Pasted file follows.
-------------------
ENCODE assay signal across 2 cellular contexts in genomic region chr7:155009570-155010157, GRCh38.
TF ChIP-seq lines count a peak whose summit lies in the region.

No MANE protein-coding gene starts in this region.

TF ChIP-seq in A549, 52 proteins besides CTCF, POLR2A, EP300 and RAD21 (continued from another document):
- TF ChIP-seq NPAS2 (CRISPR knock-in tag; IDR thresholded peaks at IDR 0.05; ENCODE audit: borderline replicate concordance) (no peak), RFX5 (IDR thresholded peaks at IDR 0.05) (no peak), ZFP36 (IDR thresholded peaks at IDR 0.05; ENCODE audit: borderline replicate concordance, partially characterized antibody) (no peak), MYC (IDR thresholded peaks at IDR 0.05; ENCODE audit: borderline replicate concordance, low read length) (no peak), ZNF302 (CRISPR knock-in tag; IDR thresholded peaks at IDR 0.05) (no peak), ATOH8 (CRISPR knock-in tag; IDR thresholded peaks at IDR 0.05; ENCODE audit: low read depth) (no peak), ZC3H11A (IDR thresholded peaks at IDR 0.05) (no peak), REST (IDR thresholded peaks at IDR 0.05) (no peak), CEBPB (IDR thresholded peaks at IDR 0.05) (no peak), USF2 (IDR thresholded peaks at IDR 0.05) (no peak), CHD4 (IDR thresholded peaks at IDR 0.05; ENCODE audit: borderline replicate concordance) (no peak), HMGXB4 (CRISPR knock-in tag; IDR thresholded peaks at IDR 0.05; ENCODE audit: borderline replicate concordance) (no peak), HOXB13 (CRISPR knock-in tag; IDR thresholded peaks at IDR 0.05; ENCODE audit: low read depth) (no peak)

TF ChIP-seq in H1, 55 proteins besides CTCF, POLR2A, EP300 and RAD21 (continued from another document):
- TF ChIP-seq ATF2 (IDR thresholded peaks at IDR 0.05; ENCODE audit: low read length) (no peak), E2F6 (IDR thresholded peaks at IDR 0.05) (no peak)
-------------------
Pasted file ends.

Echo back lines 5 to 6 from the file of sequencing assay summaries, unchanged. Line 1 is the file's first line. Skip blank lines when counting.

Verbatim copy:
- TF ChIP-seq NPAS2 (CRISPR knock-in tag; IDR thresholded peaks at IDR 0.05; ENCODE audit: borderline replicate concordance) (no peak), RFX5 (IDR thresholded peaks at IDR 0.05) (no peak), ZFP36 (IDR thresholded peaks at IDR 0.05; ENCODE audit: borderline replicate concordance, partially characterized antibody) (no peak), MYC (IDR thresholded peaks at IDR 0.05; ENCODE audit: borderline replicate concordance, low read length) (no peak), ZNF302 (CRISPR knock-in tag; IDR thresholded peaks at IDR 0.05) (no peak), ATOH8 (CRISPR knock-in tag; IDR thresholded peaks at IDR 0.05; ENCODE audit: low read depth) (no peak), ZC3H11A (IDR thresholded peaks at IDR 0.05) (no peak), REST (IDR thresholded peaks at IDR 0.05) (no peak), CEBPB (IDR thresholded peaks at IDR 0.05) (no peak), USF2 (IDR thresholded peaks at IDR 0.05) (no peak), CHD4 (IDR thresholded peaks at IDR 0.05; ENCODE audit: borderline replicate concordance) (no peak), HMGXB4 (CRISPR knock-in tag; IDR thresholded peaks at IDR 0.05; ENCODE audit: borderline replicate concordance) (no peak), HOXB13 (CRISPR knock-in tag; IDR thresholded peaks at IDR 0.05; ENCODE audit: low read depth) (no peak)

TF ChIP-seq in H1, 55 proteins besides CTCF, POLR2A, EP300 and RAD21 (continued from another document):